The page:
Will he or won't he? Will Marvelous Marvin Hagler choose to fight Sugar Ray Leonard, or will he opt for a rematch with Thomas Hearns? Hagler has been making it the most celebrated question since Hamlet's classic dilemma of some 400 years ago.
But it soon will be resolved. Hagler has selected Tuesday, in Las Vegas, as the day he will end the suspense. Will it be Leonard, once more unretired and panting to get in the ring with Hagler, or will it be Hearns? There have been no leaks.
That Hagler has been enjoying this guessing game is certain. It is his turn to tease and tantalize. No more waiting on the pleasure of Leonard, boxing's one-time Mr. Box Office, who used to call the shots. Now it's the turn of Hagler, undefeated in nine years and the only undisputed world title-holder in the game, who is top dog.
It is understandable that Hagler is savoring this switch in authority. For years, he groused at the rich paydays of Leonard, the welterweight champion, while he, the dominant middleweight, was fighting for funny money. A special envy of Hagler was the $27 million Leonard pulled down for only three fights, against Roberto Duran (twice) and Hearns.
Early in 1982, when Hagler wanted a shot at Leonard and the big money, Leonard's camp rebelled at his demand for equal pay. "Nobody should get as much as Leonard," said Mike Trainer, Leonard's attorney, "and Hagler's people should know that."
And then Leonard's man snapped off this zinger: "The biggest payday Hagler ever got was $1 million, and the promoter lost money on that fight." It was in this era of his discontent that Hagler, in his pout, threatened to retire, for lack of appreciation by the promoters and public.
On May 1, Leonard grandly declared his unretirement, with the specific aim of getting into the ring with Hagler. He has been left to cool his heels ever since, with no word from Marvelous Marvin. Leonard has been throwing a fit at the delay. "This doesn't make any sense," he said. Hagler has been unsympathetic. Perhaps because he has much to remember.
One day for Hagler to remember was Nov. 9, 1982, when he was invited to Baltimore along with a cast of other notables, for "A Night With Sugar Ray," a charity affair at which it was anticipated that Leonard would announce his decision to fight Hagler.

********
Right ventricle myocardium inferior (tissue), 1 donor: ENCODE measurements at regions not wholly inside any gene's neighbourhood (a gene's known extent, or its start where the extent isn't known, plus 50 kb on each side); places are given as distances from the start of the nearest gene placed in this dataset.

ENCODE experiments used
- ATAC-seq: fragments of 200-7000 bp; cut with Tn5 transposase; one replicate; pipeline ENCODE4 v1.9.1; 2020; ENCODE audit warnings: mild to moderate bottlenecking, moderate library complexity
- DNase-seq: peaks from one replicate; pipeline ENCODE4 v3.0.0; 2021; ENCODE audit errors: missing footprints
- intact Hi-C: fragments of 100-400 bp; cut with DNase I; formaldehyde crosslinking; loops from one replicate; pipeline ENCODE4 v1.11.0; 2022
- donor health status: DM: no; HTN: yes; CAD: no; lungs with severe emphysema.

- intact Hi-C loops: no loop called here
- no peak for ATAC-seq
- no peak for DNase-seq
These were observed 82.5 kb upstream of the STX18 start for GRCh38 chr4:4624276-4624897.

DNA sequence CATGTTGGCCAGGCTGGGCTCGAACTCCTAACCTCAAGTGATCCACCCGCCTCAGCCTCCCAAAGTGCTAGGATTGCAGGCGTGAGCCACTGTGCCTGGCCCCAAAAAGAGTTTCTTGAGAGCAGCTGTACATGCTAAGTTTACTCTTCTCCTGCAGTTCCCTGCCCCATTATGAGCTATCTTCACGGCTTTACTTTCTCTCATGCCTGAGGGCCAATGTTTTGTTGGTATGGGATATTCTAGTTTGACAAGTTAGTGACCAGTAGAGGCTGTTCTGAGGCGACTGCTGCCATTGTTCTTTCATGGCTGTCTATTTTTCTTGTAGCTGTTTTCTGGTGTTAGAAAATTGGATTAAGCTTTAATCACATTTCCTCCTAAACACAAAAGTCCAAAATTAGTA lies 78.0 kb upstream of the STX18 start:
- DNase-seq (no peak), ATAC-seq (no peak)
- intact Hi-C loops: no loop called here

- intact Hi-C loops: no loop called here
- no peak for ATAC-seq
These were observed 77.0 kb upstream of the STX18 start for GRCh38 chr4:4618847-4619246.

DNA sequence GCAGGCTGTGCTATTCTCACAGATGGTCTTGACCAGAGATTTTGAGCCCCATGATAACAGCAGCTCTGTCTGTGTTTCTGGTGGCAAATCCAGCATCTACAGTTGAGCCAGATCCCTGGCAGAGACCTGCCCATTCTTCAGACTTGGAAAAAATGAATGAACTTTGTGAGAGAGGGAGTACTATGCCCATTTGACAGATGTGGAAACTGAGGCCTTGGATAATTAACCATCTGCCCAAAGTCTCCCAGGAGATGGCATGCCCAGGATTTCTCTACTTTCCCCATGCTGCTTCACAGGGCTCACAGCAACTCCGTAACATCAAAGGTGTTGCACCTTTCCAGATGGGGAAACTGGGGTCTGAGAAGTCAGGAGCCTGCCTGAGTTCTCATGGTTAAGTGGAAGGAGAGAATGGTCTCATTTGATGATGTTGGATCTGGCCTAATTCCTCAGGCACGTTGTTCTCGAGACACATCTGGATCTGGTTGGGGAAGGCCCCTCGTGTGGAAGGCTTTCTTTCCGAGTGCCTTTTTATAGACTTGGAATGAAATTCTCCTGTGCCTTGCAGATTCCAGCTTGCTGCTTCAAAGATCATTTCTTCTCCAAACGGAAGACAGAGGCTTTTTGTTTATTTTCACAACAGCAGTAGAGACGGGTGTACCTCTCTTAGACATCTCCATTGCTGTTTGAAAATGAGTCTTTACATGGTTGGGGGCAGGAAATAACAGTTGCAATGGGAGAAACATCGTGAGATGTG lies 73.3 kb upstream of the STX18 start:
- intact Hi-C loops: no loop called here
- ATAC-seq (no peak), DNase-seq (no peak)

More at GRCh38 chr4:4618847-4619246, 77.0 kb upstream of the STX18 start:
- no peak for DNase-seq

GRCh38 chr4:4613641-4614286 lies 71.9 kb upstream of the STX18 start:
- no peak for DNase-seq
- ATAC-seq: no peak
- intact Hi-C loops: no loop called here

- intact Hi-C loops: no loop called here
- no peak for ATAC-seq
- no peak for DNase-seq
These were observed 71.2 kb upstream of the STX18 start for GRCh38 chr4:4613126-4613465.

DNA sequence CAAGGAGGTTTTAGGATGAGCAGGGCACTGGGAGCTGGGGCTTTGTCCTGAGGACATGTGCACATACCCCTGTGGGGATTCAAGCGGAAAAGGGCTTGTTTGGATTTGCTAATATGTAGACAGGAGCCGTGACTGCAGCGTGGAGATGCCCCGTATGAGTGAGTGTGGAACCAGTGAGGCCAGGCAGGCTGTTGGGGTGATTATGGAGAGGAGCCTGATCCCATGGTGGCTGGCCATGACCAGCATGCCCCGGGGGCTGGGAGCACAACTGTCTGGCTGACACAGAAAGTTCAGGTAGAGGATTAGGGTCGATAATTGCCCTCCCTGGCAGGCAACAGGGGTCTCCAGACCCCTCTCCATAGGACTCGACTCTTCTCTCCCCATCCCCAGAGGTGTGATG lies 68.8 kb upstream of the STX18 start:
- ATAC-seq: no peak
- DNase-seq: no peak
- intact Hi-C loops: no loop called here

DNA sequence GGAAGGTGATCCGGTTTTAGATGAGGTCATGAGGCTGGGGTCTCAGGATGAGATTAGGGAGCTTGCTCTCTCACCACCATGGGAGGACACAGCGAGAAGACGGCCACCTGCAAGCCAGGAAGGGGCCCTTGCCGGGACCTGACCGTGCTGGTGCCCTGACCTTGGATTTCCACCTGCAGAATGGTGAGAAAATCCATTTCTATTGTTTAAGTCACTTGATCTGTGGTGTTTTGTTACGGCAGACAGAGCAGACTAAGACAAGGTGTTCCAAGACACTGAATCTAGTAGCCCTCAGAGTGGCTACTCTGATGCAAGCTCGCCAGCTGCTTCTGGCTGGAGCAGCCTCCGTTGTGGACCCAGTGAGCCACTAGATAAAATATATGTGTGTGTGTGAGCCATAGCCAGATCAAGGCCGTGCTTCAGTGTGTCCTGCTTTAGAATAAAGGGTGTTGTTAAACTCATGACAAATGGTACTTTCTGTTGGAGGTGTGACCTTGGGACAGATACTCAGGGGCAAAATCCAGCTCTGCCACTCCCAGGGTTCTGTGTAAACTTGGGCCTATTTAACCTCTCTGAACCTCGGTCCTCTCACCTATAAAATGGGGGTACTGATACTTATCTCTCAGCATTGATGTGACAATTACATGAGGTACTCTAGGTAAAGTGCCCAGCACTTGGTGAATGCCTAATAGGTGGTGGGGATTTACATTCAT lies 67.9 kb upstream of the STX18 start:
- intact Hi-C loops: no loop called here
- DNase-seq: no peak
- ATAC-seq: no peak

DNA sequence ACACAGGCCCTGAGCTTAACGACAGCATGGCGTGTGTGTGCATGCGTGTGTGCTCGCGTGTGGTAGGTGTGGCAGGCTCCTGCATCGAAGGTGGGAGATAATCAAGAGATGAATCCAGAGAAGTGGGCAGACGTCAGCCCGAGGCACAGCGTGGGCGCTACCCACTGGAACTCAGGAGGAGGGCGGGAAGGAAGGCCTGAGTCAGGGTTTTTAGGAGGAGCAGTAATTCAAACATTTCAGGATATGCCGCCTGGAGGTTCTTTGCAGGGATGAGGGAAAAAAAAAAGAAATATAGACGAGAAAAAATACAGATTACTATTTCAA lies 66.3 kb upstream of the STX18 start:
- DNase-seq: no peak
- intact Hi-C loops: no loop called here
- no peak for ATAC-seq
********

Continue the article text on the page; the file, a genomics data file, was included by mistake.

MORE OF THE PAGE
Hagler was seated at ringside when Leonard, looking down at him from inside the ropes, microphone in hand, declared: "A fight with this great man, this great champion, would be one of the geatest fights in history. Talk about money. Talk about Fort Knox . . ."
What Hagler next heard from a smiling Leonard was: "But unfortunately, it won't happen." Leonard announced he was retiring.
Hagler had come all the way from Brockton, Mass., only to be told there would be no fight with Leonard, no big payday, no nothing. Leonard's smile had been Chaucer's "smile with a dagger under its cloak." Hagler had been zapped.
So on Tuesday, Hagler will be making his own decision, with Leonard being left to wonder what it will be. The place he has chosen for the announcement is Caesars Palace, with Hagler's news conference upstaging the trumpeted boxing tripleheader of the night before, when promoter Bob Arum will show WBC super welterweight champion Hearns against Mark Medal, WBA featherweight champion Barry McGuigan against Stevie Cruz, and Roberto Duran against Robbie Sims in a middleweight bout.
The surprise will be if Hagler, who has his own zest for the big purse, prefers Hearns over Leonard. A warmed over Hagler-Hearns has none of the box office quality or marquee value of Hagler-Leonard. Hearns lasted not quite three rounds with Hagler last year.
Leonard has ventured that a Hagler-Leonard fight would fetch each of them a $15 million payday, The contrast: Hagler's pay was only $2.5 million when he fought Hearns last year.
It is also remembered that back in 1983, when Hagler defended his title against Wilford Scypion for $1.25 million, he moaned, "Here I am, a champion with three belts WBA, WBC, and The Ring magazine and there are guys with only one belt with a lot more money in the bank than I've got."
Leonard has said about the possibility that Hagler would choose Hearns as his opponent: "It makes no sense from a business standpoint or a history standpoint. Hagler has been getting bad advice."
That Hagler will, eventually, give the nod to Leonard is the expectation. Hagler-Leonard offers all the curiosity necessary for boffo box office.
Can Hagler reach a fighter who moves like Leonard, a man who also can snap off a punch against the sometimes-easy-to-hit Hagler? How much did nearly four years of retirement deplete Leonard's skills? Will Leonard's once-detached retina be a target, considering that in boxing, everything above the belt is fair territory? It could be a war in the making. Unless the unthinkable occurs, and Hagler says it's Hearns.